Nowadays, practices in industrial agriculture and intensive livestock farming have become worrying phenomena. They are not only threatening humans but also the planet, because they contribute to the destruction of (terrestrial and marine) ecosystems and make life extremely difficult for small farmers. These phenomena also contribute to intensify global warming by reducing forest resources and swallowing up a significant part of the drinking water reserves.
Our approach to food has changed dramatically over the past century. Food is often regarded as having a social dimension capable of transforming society. Culinary heritage has become a major tourist attraction throughout the world, and a persuasive reason for attracting crowds. But this “touristisation” of the cultural heritage of some cultures leads to overproduction as well as overconsumption of products in many regions, while in others, hunger is more and more present.
In a joint report by FAO and Oxford University, the latter declares: “What we eat matters not just for our health, but for the planet, too. Yet only a handful of pioneering governments have issued guidelines promoting “win-win” diets that can help tackle two of the most urgent challenges of our time: securing good nutrition for all and addressing climate change.”
Eating in a responsible manner must not be a punishment, but a matter of knowledge and attention
Experts only measure the impact of food on water, greenhouse gas emissions and energy consumption. However, a global view of the consequences on our environment must also include the impact on biodiversity, the dispersion of chemicals in water, soil and air and the destruction of forests. Since this global human footprint on the planet is not easily measurable, we only have a limited, even biased view of it. However, some authors such as Pierre Feillet point out that it is entirely possible to have a “healthy diet” while reducing our impact on the environment and even on global warming.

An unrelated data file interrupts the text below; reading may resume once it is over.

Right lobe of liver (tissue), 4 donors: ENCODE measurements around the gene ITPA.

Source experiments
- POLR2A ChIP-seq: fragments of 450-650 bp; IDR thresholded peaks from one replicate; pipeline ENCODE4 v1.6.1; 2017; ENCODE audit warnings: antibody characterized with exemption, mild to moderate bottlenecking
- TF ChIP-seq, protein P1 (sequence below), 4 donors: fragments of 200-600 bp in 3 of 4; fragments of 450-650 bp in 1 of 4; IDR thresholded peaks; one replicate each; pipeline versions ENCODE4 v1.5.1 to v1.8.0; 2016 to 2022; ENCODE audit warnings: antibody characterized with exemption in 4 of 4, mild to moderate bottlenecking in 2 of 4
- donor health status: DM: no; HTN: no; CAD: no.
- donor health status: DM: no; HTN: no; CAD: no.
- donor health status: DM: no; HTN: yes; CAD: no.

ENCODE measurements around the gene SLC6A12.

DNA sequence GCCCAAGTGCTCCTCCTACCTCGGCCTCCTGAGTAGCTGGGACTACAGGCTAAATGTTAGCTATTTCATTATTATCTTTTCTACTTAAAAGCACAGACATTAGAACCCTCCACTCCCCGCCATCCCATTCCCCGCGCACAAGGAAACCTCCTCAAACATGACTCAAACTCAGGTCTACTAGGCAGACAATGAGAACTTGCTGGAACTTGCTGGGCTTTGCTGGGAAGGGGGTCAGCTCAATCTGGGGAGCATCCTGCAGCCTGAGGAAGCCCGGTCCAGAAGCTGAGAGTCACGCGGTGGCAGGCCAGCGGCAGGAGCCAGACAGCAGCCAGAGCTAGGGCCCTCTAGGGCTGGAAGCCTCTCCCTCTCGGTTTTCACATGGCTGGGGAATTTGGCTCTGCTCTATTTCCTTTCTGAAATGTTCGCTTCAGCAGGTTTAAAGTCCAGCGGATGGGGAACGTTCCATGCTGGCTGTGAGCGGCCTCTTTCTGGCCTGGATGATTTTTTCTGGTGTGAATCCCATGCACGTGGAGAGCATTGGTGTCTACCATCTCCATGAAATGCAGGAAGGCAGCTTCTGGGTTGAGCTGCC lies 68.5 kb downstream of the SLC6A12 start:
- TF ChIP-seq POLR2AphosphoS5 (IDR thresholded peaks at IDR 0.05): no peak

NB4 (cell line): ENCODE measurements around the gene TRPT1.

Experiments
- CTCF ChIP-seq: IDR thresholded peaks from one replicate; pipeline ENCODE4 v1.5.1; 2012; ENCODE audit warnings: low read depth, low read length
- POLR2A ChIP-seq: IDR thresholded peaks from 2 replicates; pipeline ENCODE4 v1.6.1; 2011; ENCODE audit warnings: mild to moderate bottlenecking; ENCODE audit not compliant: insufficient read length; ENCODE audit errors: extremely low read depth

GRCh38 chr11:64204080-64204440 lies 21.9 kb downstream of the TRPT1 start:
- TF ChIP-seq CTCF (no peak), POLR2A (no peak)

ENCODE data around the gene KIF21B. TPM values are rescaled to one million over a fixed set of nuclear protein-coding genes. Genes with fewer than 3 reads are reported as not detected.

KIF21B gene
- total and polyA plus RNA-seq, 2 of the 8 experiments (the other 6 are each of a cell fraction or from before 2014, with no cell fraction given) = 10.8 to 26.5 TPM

Solutions exist if we are to face the challenges of sustainable food. Goodplanet.be proposes ideas in a report produced with the support of the Wallonia-Brussels Federation and Brussels Environment.
1. Respect the seasonal nature of products
All the different modes of transport are responsible for pollution, but some are more so than others. The overheating of off-season greenhouses produces about 18 times more greenhouse gases than the production of seasonal products.
2. Promote short circuits and local producers
In addition to the positive impact on the environment due to the reduction of transport and emissions of various gases, the aim is also to support farmers who sometimes have difficulty to survive.
3. Choose organic farming
Organic farming consumes 20 % less energy than the so-called “conventional” agriculture, and uses few or no chemicals that are toxic for our health or for biodiversity. Even if its nutritional and environmental value is still not easily verified, organic food seems to prevail in terms of health. Organic farming also ensures a long-term protection of the soils, which are suffering from poor maintenance and overexploitation as well as from a lack of knowledge. This prevents their regeneration as well as their permanence. Maintaining a healthy soil is simple but requires special care such as little disturbance and regular coverage.